Primate of the Orthodox Church in America Makes Historic Pilgrimage to Tulsa, Speaks About Orthodoxy
This article originally appeared in the Oral Roberts University student newspaper, the Oracle, on Friday, Nov. 5, 2010. View the web version of the article here.
While the 90s heartthrob boyband Hanson was wrapping up a concert in Florida, their parents were hosting none other than the metropolitan of the Orthodox Church in America during his pastoral visit to Tulsa Nov. 5-7.
The morning of Nov. 6., after speaking at Grace Lutheran Church the night before, Metropolitan Jonah traveled to Ss. Cyril and Methodius Orthodox Church in Hartshorne, Okla., to celebrate the Divine Liturgy and to meet with the elders and parishioners of one of the oldest churches in Oklahoma.
Sunday morning, Nov. 7, he celebrated the Liturgy at Holy Apostles Orthodox Christian Church and joined the congregation for a luncheon afterward. His visit wasn’t without precedent, especially given his pastoral role as acting bishop of the Diocese of the South, a title he held for just eleven days before his election as metropolitan.
When His Beatitude stepped into the chapel of Holy Apostles, it was the culmination of many months of preparation and hundreds of prayers by the small congregation in Bixby, Okla.
Jonah was elected on Nov. 12, 2008, to fill a position that had become mired in scandal and has tasked himself with restoring credibility to the OCA, the only autocephalous—or self-headed—Orthodox Church in the western hemisphere in full spiritual union with the Eastern Orthodox Communion.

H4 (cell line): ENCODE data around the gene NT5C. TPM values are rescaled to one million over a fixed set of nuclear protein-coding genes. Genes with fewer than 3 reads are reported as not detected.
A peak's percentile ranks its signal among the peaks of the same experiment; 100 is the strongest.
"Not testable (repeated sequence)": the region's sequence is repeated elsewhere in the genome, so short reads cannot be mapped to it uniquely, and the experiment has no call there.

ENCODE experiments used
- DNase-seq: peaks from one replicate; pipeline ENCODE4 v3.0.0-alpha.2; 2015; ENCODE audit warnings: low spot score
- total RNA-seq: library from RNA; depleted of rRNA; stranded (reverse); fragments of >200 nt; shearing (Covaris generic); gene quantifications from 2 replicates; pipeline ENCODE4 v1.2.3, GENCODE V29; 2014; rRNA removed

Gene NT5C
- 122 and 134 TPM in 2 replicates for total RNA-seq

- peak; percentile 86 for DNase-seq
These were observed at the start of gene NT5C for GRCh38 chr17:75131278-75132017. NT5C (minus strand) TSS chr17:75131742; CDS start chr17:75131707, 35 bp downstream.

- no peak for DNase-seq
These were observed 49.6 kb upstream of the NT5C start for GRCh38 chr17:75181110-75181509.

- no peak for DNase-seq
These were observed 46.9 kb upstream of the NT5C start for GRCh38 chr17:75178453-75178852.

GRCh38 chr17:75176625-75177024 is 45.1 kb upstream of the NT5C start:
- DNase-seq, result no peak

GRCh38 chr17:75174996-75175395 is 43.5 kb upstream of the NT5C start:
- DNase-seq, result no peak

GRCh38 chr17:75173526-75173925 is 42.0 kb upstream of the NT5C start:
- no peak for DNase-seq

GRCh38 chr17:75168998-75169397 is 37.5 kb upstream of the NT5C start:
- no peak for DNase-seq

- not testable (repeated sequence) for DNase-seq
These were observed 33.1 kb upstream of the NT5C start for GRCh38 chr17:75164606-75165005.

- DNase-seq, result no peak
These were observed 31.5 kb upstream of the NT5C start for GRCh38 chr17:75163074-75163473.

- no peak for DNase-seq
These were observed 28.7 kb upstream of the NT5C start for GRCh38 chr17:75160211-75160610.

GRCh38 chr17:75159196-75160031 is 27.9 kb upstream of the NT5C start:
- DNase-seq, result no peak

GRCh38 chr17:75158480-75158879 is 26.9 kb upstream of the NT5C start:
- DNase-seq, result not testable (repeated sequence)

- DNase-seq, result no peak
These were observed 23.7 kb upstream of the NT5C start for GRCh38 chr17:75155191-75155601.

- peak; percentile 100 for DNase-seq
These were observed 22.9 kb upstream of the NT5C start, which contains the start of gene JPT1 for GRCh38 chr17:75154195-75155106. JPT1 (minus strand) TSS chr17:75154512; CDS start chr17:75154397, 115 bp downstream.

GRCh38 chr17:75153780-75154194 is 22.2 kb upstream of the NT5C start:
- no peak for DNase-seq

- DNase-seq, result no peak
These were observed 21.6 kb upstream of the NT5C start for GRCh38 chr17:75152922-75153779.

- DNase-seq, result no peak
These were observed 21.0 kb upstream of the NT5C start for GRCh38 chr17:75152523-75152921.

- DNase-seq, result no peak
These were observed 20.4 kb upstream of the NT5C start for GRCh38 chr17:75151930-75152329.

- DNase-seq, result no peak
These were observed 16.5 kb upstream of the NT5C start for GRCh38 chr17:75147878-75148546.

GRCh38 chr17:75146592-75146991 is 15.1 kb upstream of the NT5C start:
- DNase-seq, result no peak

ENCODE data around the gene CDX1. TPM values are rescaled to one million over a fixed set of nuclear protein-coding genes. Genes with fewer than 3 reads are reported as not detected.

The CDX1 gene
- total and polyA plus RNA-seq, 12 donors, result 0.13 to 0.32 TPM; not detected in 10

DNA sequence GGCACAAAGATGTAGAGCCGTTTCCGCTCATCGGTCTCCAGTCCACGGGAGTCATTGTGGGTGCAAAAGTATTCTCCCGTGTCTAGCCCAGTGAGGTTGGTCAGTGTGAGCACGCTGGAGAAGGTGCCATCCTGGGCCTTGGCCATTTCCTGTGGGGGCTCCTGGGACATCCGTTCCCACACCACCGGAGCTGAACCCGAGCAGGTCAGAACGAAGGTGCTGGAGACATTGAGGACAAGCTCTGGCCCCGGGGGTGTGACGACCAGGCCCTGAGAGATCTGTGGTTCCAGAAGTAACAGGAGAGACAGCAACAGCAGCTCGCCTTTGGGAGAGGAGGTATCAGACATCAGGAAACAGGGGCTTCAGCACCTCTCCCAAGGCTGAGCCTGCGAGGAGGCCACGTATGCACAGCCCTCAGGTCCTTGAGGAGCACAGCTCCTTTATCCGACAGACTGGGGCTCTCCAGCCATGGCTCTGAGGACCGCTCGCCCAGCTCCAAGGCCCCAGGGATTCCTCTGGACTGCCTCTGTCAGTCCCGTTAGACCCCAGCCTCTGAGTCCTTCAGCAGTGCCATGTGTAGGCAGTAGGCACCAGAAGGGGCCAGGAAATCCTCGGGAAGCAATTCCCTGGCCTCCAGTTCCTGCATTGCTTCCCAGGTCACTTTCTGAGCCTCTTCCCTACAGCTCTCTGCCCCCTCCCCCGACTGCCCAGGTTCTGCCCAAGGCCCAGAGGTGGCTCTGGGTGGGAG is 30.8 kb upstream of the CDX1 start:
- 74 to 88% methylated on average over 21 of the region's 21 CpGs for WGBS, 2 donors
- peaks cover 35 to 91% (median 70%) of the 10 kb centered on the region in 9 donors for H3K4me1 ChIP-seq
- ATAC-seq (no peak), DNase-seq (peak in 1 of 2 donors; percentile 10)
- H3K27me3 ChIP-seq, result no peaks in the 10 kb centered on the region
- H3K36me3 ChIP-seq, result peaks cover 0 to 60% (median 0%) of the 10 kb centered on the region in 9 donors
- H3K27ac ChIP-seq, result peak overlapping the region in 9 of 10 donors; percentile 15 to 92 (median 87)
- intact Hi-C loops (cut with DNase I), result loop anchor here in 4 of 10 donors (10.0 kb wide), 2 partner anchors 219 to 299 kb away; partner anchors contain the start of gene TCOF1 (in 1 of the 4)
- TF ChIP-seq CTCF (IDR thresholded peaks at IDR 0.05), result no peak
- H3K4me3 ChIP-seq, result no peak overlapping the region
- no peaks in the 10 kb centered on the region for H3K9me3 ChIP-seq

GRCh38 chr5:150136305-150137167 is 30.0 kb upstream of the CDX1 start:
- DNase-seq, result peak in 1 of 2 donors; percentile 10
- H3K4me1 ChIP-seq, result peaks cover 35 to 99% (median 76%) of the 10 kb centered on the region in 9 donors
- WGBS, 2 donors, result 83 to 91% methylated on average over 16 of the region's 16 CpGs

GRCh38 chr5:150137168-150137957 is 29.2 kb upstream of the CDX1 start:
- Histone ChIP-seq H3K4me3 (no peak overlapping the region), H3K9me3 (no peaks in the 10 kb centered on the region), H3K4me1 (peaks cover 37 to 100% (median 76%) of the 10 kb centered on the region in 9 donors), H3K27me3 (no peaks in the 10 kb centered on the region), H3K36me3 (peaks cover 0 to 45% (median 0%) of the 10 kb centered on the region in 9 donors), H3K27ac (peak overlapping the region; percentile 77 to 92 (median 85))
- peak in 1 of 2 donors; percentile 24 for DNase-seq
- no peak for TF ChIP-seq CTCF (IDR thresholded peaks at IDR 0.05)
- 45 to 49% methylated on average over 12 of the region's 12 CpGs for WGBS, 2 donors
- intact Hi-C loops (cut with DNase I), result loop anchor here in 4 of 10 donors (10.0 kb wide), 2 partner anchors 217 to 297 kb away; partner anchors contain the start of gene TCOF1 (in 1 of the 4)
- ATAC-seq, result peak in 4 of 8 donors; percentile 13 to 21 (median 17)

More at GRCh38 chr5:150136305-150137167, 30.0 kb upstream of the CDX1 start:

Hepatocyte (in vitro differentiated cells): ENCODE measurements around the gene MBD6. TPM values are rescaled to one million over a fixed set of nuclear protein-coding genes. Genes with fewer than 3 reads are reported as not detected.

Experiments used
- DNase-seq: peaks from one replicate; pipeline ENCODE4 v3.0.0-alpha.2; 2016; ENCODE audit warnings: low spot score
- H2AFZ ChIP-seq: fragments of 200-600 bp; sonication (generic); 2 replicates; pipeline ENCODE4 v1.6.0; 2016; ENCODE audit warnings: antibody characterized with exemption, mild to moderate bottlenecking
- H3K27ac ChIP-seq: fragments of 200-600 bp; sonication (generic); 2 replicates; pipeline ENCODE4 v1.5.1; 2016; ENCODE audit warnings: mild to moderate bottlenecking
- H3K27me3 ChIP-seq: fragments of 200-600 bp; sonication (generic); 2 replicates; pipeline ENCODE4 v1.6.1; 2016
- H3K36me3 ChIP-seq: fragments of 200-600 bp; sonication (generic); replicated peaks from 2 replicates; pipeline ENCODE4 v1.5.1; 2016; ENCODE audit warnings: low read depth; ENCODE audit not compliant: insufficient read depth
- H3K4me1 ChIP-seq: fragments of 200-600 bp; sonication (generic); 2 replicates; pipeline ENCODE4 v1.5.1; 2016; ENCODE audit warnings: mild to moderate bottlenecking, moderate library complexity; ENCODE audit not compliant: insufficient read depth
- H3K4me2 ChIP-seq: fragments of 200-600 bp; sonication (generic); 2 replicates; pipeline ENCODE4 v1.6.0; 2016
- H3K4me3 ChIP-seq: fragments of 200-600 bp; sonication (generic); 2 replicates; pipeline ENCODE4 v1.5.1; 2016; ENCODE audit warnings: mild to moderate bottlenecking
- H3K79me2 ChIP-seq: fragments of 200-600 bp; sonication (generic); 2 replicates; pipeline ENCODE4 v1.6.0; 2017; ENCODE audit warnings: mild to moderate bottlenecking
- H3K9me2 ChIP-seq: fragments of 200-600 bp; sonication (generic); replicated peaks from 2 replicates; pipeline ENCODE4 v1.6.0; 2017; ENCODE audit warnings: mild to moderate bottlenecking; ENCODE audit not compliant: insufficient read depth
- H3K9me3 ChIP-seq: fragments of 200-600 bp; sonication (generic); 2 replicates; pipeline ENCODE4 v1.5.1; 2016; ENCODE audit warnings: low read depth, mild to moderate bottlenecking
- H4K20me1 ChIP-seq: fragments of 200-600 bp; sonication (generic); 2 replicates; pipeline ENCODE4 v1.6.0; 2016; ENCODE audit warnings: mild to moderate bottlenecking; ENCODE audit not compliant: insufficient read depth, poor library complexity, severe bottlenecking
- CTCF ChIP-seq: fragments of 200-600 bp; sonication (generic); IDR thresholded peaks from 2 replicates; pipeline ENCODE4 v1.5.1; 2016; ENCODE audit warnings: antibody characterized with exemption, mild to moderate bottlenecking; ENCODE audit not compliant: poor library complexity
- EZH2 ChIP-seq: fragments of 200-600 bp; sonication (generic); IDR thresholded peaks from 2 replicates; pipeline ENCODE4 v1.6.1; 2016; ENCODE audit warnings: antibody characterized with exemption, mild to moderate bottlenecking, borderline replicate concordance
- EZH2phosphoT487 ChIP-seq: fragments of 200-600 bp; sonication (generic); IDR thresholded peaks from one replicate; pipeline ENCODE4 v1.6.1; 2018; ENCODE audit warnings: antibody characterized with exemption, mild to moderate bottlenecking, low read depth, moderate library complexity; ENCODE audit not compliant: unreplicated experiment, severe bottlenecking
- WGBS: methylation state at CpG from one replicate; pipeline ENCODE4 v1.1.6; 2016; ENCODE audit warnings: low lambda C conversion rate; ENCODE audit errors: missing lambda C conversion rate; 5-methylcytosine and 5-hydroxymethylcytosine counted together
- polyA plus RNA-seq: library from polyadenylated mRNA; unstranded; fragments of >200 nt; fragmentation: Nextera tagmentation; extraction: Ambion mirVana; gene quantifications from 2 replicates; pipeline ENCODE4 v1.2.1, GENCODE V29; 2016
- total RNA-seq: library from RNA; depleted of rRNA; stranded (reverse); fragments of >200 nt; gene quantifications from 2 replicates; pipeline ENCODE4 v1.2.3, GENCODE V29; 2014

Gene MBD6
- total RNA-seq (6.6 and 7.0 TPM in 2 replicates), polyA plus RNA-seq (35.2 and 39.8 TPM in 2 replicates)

During the hour-and-a-half-long drive to Hartshorne, the metropolitan explained that his elevation to the position was decidedly unexpected.
“I never expected to be metropolitan,” he said. “I thought someday maybe I might end up a Bishop when I’m old.”
The metropolitan was born Jonah Paffhausen in Chicago and grew up in San Diego. Although he was raised an Episcopalian, he converted to Orthodoxy after what he described as an “intense conversion experience.”
“When I picked up a book on Orthodoxy, it was kind of love at first sight. I knew it was the truth,” the Metropolitan said.
He referred to the opening sentence of that book, “Mystical Theology of the Eastern Church” by Vladimir Lossky, which reads, “In a certain sense all theology is mystical, inasmuch as it shows forth the divine mystery: the data of revelation,” as a defining moment in his conversion.
“I knew that was right,” he said.